Tag Archives forDavid Hankey Acupuncture Cork

Ramen: Japanese style Noodles

Ramen: Japanese style Noodles

Ramen is another quick and nutritious dish which is fairly easy to prepare and make. What gives it the Japanese flavour is the inclusion of miso/soybean paste, seaweed, and gomashio/roasted sesame seed and salt.

Eating seaweed is good for you, so good, in fact, that seaweed might soon be an ingredient in functional foods – to make white bread. Seaweed is high in fibre. Scientists at the University of Newcastle upon Tyne have researched alginate, and found that it can strengthen gut mucus (which protects the gut wall), slow down digestion (so you feel fuller for longer) and make food release its energy more slowly. A Japanese study showed that high seaweed intake increases the good bacteria in the gut. The enzymes in kombu/kelp, which you can add in dried form to soups and stews, help pre-digest pulses, which in turn reduces wind. Seaweed may also improve heart health and is also good for detoxing. Seaweed is very high in lignans – these are plant substances that become phytoestrogens in the body, which help to block the chemical oestrogens that can predispose people to cancers such as breast cancer.

Sesame seeds add a nutty taste and a delicate, almost invisible, crunch to many Asian dishes. They are also the main ingredients in tahini (sesame seed paste) and the wonderful Middle Eastern sweet call halvah. Not only are sesame seeds an excellent source of copper and a very good source of manganese, but they are also a good source of calcium, magnesium, iron, phosphorus, vitamin B1, zinc, molybdenum, selenium, and dietary fibre.

Miso means ‘fermented beans’ in Japanese. In Japan, people begin their day with a bowl of miso soup, believed to stimulate digestion and energise the body. A traditional ingredient in Japanese and Chinese diets (hoisin sauce), miso paste is made from fermented soybeans and grains and contains millions of beneficial bacteria. The protein-rich paste is highly popular as it provides an instant flavour foundation. It adds the fifth taste, known as ‘umami’, to all sorts of dishes including soups/broths, salad dressings, vegetables, stews, glazes, and marinades.

Miso is rich in essential minerals and a good source of various B vitamins, vitamins E, K and folic acid. As a fermented food, miso provides the gut with beneficial bacteria that help us to stay healthy, vibrant and happy; good gut health is known to be linked to our overall mental and physical wellness. Miso is a live culture, especially the ones sold in health food shops. There are different flavours of miso, I like to use mugi/barley miso as it is particularly suited to a northern European climate.

Ramen is a broth based dish with noodles, meat, hard boiled eggs, stir fried vegetables, garnished with spring onions, toasted seaweed and Goma Shio/toasted sesame seed and salt. Ramen contains 3 protein sources, so it is very good to keep out the cold.

Preparation takes about 10 minutes and the cooking another 10 minutes.

Ingredients:

  • 100g. noodles per person Wheat or rice noodles are fine. I prefer rice noodles for broth dishes and wheat noodles for fried dishes.
  • 100g. sliced beef steak per person
  • 1 Hard-boiled egg per person
  • Chinese cabbage or Pak Choi
  • Red Pepper
  • Mange tout, sugar snap peas or French beans

Broth ingredients:

  • 1-2 Garlic cloves
  • Ginger about 3-4 cm
  • Soy Sauce
  • Worcestershire Sauce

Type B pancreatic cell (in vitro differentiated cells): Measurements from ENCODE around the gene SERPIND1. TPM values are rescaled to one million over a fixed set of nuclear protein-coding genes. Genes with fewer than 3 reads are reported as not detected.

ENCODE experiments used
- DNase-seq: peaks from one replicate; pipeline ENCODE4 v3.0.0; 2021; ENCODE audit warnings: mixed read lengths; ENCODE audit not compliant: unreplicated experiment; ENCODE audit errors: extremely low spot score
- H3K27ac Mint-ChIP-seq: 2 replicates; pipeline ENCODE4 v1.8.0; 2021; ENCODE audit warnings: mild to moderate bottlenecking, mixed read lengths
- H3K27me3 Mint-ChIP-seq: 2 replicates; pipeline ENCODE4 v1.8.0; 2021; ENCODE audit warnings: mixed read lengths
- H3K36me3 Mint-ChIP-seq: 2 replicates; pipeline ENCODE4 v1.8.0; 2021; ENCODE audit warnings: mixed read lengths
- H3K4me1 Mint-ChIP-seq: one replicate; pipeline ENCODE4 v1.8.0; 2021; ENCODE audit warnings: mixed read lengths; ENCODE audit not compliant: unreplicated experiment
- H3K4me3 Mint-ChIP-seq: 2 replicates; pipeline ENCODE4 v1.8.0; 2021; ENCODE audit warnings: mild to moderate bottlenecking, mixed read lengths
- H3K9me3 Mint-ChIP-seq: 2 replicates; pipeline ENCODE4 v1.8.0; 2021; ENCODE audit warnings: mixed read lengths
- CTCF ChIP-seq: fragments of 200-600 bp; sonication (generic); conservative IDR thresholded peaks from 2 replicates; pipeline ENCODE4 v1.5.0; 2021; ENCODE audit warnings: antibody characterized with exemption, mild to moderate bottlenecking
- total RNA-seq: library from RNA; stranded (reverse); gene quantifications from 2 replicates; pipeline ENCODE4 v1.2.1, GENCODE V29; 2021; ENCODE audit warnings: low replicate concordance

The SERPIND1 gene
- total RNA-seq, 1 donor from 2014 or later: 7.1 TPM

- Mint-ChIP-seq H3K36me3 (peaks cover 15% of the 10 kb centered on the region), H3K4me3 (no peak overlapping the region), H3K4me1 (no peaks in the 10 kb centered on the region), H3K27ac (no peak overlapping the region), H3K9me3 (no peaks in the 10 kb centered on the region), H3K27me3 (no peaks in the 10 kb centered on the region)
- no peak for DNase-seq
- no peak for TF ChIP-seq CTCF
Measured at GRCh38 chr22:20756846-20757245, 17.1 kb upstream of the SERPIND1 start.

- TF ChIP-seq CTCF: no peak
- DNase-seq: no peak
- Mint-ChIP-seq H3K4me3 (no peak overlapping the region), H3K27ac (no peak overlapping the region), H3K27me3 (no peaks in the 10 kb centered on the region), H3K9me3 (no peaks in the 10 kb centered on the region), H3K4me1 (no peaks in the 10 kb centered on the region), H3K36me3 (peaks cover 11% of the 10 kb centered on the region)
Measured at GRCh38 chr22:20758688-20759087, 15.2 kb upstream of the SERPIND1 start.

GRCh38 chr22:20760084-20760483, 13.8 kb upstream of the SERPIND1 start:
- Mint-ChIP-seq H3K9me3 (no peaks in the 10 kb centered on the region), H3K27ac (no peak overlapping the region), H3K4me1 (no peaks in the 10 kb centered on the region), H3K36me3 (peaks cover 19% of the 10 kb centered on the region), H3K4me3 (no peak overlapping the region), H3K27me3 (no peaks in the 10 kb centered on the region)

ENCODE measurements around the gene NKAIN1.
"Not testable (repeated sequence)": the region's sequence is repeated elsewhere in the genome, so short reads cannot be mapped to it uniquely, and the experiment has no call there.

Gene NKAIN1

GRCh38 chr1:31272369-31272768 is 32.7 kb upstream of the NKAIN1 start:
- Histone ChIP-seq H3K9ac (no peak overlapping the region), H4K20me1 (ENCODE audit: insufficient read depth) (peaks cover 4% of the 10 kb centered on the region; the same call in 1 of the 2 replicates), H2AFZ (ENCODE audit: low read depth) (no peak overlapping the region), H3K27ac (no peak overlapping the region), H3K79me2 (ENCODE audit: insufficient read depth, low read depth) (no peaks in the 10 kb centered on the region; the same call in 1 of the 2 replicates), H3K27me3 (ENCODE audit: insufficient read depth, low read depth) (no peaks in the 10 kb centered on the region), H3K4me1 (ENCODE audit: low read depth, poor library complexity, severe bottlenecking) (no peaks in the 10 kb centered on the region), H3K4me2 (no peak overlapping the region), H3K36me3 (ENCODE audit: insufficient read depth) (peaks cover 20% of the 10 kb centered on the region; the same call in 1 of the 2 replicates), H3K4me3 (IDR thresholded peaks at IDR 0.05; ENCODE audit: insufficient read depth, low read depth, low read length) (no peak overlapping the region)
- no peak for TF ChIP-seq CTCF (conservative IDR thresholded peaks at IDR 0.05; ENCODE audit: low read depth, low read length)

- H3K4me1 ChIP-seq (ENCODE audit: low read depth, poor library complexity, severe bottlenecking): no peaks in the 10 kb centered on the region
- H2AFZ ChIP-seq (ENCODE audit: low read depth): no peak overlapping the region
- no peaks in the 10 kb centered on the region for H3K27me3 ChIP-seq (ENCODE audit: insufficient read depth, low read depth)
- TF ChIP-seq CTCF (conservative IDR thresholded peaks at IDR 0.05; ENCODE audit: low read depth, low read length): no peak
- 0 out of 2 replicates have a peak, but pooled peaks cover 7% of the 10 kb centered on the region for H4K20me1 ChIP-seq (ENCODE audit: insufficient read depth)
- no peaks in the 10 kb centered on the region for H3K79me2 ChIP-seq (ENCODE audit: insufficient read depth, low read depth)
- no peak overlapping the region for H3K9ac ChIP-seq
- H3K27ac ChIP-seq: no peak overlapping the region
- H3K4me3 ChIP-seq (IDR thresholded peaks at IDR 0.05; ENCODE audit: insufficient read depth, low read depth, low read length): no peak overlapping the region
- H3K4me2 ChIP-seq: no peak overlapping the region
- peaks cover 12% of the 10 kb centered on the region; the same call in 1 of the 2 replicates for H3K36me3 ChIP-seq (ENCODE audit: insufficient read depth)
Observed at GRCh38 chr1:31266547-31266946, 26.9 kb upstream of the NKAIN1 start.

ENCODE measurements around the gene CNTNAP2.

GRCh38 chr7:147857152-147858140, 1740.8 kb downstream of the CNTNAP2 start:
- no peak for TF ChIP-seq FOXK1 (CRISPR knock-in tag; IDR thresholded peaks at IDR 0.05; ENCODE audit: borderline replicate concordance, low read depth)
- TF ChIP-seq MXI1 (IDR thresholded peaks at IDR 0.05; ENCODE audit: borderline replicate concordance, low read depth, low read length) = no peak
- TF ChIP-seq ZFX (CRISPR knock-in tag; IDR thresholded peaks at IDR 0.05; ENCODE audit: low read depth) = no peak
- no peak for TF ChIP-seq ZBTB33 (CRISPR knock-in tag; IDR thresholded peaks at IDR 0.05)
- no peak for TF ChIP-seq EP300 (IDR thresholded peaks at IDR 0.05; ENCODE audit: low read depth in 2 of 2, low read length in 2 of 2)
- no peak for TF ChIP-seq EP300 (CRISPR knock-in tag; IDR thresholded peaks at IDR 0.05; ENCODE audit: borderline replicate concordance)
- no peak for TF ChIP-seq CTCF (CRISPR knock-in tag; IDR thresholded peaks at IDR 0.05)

• Thai 5 spice powder
  • Toasted Sesame Oil
  • Vegetable stock cube
  • Miso paste, about a teaspoon full
  • Rice wine
  • Chilli Sauce

 

Garnish:

  • Spring Onions
  • Nori Seaweed
  • Sesame seeds
  • Sea salt

Preparation:

This doesn’t take a lot of time to prepare, and the cooking time is not that long either.

Put the eggs in cold water, bring to boil and simmer for 8 minutes. While this is happening you can do the rest of the preparation.

For the Ramen broth, put some toasted sesame oil in a saucepan along with some garlic and grated ginger. Saute for a few minutes and add hot water and bring to a simmer. Amount of water depends on the number of portions you are making, about 100 ml. per serving. Add the 5 spice, stock cube, soy sauce, chilli sauce and Worcestershire sauce. Simmer for 5 minutes until the stock cube is dissolved.

Marinade for meat:

Thinly slice the beef and place in a bowl. Slicing thinly will maximize the surface area to catch more flavor as well as ensuring a quick frying time. Add a clove of garlic, the rest of the grated ginger, soy sauce, toasted sesame oil to taste, chilli sauce to taste and a few drops of rice wine. Allow to marinade until ready to start cooking.

Garnish:

To make Goma Shio, add 6 tablespoons of sesame seeds to a dry frying pan and slowly roast until they are brown and starting to pop. Add 1 tablespoon of sea salt to the pan and roast for another minute or so. Combine these ingredients in a mortar and grind them together until they are fairly fine. This is enough Goma Shio to last for a while and can be stored in a jar or spice pot.

Take a half sheet of Nori Seaweed and slowly roast in a dry pan until crispy. This takes about a minute. Rub the toasted seaweed between your hands to make small flakes.

Slice the spring onions.

Cooking:

Bring some water to the boil, add the noodles and cook until done. Fry the beef in a hot wok until it starts to turn brown. Add the chopped pepper, Chinese cabbage and beans/peas and cook until done, another couple of minutes depending on the temperature of the wok. Some people don’t like raw spring onions, in that case add them to the wok for frying.

Heat up the broth. Add the miso paste. Make sure the broth is not boiling. Miso is a live culture so boiling would kill it.

Peel the eggs and cut in half.